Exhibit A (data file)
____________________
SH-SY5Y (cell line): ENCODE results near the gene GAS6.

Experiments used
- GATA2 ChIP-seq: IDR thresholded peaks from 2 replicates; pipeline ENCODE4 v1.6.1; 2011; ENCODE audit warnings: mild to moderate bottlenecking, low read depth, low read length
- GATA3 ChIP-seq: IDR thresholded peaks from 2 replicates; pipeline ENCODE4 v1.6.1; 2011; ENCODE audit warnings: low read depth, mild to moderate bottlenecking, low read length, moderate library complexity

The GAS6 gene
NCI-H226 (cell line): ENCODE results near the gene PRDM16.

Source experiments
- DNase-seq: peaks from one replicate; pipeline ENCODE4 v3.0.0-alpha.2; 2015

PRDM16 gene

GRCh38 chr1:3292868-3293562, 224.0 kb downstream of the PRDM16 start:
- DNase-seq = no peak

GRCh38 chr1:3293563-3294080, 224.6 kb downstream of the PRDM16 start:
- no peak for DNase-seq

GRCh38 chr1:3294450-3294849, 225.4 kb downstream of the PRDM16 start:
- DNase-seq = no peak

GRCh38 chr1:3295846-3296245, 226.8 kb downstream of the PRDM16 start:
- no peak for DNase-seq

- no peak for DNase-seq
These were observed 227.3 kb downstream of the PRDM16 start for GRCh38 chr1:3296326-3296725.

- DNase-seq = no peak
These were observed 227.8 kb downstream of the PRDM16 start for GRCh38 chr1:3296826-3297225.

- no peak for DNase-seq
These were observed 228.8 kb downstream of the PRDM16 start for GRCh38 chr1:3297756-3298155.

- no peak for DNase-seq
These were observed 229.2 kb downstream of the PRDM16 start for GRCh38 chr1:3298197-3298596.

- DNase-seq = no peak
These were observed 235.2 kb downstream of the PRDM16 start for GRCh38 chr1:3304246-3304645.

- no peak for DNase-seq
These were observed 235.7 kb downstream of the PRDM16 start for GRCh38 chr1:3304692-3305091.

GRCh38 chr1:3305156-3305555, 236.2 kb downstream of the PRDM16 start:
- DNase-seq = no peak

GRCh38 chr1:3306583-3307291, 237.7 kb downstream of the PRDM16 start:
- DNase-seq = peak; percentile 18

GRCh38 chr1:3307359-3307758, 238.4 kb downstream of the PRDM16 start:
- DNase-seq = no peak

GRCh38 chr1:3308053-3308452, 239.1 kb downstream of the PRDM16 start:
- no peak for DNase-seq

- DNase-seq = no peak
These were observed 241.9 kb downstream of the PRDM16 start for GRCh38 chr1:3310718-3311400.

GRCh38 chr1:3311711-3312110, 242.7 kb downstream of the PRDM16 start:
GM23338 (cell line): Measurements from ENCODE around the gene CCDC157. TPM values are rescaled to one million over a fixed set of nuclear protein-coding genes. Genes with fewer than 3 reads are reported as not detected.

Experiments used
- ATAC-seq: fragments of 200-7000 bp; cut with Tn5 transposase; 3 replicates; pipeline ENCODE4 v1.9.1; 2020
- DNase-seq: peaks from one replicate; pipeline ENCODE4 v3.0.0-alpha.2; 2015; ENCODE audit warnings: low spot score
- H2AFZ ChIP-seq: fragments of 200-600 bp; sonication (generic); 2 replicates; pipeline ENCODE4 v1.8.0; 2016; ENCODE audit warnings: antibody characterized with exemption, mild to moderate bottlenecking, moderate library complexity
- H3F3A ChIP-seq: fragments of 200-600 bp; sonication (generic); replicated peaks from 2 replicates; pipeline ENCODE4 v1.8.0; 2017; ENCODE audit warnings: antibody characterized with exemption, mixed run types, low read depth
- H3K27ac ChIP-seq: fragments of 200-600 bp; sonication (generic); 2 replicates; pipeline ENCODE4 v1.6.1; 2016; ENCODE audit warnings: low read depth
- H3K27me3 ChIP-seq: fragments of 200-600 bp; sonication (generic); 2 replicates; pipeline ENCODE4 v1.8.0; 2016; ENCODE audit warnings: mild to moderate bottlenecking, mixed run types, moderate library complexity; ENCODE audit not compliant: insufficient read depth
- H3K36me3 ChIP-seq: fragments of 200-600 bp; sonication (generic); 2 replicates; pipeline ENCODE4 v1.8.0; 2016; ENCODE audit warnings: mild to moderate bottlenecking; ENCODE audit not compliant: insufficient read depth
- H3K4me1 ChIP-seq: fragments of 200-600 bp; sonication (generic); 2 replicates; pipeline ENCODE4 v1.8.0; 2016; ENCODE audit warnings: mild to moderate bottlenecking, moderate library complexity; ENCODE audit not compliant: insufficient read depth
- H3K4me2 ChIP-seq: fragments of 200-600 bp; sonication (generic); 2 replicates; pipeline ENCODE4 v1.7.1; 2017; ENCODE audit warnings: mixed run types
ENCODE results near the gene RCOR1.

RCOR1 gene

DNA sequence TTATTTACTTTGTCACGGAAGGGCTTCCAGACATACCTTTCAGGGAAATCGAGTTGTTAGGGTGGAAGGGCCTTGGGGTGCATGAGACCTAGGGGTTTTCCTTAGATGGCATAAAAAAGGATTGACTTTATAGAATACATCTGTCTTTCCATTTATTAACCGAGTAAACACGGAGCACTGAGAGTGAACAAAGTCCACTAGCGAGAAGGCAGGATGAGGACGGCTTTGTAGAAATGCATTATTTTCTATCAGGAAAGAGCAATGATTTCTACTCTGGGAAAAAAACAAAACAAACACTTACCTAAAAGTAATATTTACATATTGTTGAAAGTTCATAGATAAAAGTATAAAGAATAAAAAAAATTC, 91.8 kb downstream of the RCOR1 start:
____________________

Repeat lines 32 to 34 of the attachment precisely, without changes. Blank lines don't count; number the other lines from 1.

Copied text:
GRCh38 chr1:3306583-3307291, 237.7 kb downstream of the PRDM16 start:
- DNase-seq = peak; percentile 18

GRCh38 chr1:3307359-3307758, 238.4 kb downstream of the PRDM16 start: